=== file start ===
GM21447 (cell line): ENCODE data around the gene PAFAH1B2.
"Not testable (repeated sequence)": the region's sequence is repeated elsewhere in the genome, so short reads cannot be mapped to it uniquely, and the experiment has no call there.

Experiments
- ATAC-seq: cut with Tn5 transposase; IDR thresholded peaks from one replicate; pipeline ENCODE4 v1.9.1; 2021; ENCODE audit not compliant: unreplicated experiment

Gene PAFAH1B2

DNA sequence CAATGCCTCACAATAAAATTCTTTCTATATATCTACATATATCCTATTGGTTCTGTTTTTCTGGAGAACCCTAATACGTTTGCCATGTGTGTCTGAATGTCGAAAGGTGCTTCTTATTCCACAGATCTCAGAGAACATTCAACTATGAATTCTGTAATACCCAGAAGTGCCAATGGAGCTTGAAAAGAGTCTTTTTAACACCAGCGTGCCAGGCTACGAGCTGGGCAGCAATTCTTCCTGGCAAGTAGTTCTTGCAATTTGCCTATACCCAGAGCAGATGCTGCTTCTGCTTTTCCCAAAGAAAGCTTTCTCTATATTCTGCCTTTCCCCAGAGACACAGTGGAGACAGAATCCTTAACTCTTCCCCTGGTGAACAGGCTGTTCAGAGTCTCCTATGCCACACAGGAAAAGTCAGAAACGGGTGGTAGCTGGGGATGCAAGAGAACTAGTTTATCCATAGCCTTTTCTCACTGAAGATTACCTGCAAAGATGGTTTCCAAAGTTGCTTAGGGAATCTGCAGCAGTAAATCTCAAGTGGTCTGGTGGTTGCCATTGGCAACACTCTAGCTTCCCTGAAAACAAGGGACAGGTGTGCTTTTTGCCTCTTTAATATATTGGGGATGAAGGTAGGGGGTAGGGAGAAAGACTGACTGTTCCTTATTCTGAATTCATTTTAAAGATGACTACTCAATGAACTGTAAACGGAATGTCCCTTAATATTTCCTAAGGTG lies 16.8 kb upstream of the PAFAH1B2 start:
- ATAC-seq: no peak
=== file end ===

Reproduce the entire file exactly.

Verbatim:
GM21447 (cell line): ENCODE data around the gene PAFAH1B2.
"Not testable (repeated sequence)": the region's sequence is repeated elsewhere in the genome, so short reads cannot be mapped to it uniquely, and the experiment has no call there.

Experiments
- ATAC-seq: cut with Tn5 transposase; IDR thresholded peaks from one replicate; pipeline ENCODE4 v1.9.1; 2021; ENCODE audit not compliant: unreplicated experiment

Gene PAFAH1B2

DNA sequence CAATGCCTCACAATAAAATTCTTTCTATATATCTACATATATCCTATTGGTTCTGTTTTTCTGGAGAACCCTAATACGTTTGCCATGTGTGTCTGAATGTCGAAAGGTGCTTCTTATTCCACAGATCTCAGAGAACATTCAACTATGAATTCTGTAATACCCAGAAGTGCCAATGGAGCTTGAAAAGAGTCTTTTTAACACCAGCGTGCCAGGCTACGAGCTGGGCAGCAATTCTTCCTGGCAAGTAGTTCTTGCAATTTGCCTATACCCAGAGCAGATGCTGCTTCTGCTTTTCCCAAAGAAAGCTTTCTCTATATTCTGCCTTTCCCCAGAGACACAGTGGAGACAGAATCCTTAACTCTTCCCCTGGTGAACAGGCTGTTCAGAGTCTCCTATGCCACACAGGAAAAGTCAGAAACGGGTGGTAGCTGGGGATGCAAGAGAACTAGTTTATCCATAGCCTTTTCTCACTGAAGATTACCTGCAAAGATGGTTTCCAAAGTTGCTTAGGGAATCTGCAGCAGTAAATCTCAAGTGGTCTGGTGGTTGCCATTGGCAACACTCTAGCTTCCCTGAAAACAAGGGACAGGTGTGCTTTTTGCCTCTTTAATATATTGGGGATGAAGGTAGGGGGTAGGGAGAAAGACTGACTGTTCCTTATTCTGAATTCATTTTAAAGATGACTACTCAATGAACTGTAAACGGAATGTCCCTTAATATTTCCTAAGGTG lies 16.8 kb upstream of the PAFAH1B2 start:
- ATAC-seq: no peak